While every one's attention was turned to the Macedonian war, and at a time when people apprehended nothing less, a sudden account was brought of an inroad of the Gauls.
The Insubrians, Canomanians, and Boians, having been joined by the Salyans, Ilvatians, and other Ligurian states, and putting themselves under the command of Hamilcar, a Carthaginian, who, having been in the army of Hasdrubal, had remained in those parts, had fallen upon Placentia;
and, after plundering the city, and, in their rage, burning a great part of it, leaving scarcely two thousand men among the flames and ruins, passed the Po, and advanced to plunder Cremona.
The news of the calamity which had fallen on a city in their neighbourhood, having reached thither, the inhabitants had time to shut their gates, and place guards on the walls, that they might, at least, be besieged before they were taken, and send messengers to the Roman praetor.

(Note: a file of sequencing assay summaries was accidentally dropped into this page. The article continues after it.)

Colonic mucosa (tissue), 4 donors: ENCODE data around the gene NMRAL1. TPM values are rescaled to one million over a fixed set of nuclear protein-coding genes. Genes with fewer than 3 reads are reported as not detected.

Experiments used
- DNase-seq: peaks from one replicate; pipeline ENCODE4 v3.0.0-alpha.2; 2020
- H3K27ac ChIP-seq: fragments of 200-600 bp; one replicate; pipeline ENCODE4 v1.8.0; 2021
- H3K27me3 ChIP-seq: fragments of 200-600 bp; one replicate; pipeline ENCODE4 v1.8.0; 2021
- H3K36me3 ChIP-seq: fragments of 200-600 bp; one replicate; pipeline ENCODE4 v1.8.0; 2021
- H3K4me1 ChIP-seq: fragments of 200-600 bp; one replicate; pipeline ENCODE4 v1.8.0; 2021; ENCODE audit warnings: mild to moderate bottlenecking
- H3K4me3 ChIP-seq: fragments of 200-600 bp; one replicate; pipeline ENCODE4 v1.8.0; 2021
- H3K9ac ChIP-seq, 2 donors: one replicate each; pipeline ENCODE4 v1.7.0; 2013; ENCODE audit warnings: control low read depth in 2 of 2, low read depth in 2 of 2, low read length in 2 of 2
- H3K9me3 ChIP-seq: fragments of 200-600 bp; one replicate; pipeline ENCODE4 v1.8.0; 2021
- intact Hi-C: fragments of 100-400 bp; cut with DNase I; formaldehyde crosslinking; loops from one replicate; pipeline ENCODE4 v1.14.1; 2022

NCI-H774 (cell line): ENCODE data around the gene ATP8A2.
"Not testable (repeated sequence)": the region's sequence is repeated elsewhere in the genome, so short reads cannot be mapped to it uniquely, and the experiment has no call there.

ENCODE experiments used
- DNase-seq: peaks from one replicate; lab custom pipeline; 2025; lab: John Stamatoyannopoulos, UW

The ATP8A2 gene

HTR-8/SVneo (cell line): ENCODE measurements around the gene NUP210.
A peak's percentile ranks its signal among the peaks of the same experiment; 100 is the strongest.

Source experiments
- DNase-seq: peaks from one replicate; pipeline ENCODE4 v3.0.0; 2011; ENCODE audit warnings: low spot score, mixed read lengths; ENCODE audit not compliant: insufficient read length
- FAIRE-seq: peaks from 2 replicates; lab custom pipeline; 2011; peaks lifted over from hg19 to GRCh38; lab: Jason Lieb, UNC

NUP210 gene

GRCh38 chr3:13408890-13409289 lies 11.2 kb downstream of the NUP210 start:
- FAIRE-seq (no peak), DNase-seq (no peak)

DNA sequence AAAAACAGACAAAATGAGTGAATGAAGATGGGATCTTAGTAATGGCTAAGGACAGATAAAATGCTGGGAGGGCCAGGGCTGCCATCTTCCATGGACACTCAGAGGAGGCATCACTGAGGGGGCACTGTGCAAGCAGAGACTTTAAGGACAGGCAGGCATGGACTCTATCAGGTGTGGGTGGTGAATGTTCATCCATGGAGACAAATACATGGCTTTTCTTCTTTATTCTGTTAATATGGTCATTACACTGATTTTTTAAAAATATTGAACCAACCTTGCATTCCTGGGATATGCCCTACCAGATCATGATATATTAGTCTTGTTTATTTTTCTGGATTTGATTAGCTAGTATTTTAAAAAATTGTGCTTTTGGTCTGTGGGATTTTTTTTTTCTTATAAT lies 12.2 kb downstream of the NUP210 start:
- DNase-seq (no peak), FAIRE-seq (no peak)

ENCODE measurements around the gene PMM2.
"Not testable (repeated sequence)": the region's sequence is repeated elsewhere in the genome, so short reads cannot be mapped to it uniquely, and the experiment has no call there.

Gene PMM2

Lucius Furius Purpureo, who had then the command of the province, had, in pursuance of the decree of the senate, disbanded the army, excepting five thousand of the allies and Latin confederacy; and had remained, with these troops, in the nearest district of the province about Ariminum. He immediately informed the senate, by letter, in what confusion the province was.
That, “of the two colonies which had escaped in the dreadful storm of the Punic war, one was taken and sacked by the present enemy, and the other besieged.
Nor was his army capable of affording sufficient protection to the distressed colonists, unless he chose to expose five thousand allies to be slaughtered by forty thousand [p. 1351]
invaders (for so many there were in arms); and by such a loss, on his side, to augment the courage of the enemy, already elated on having destroyed one Roman colony.”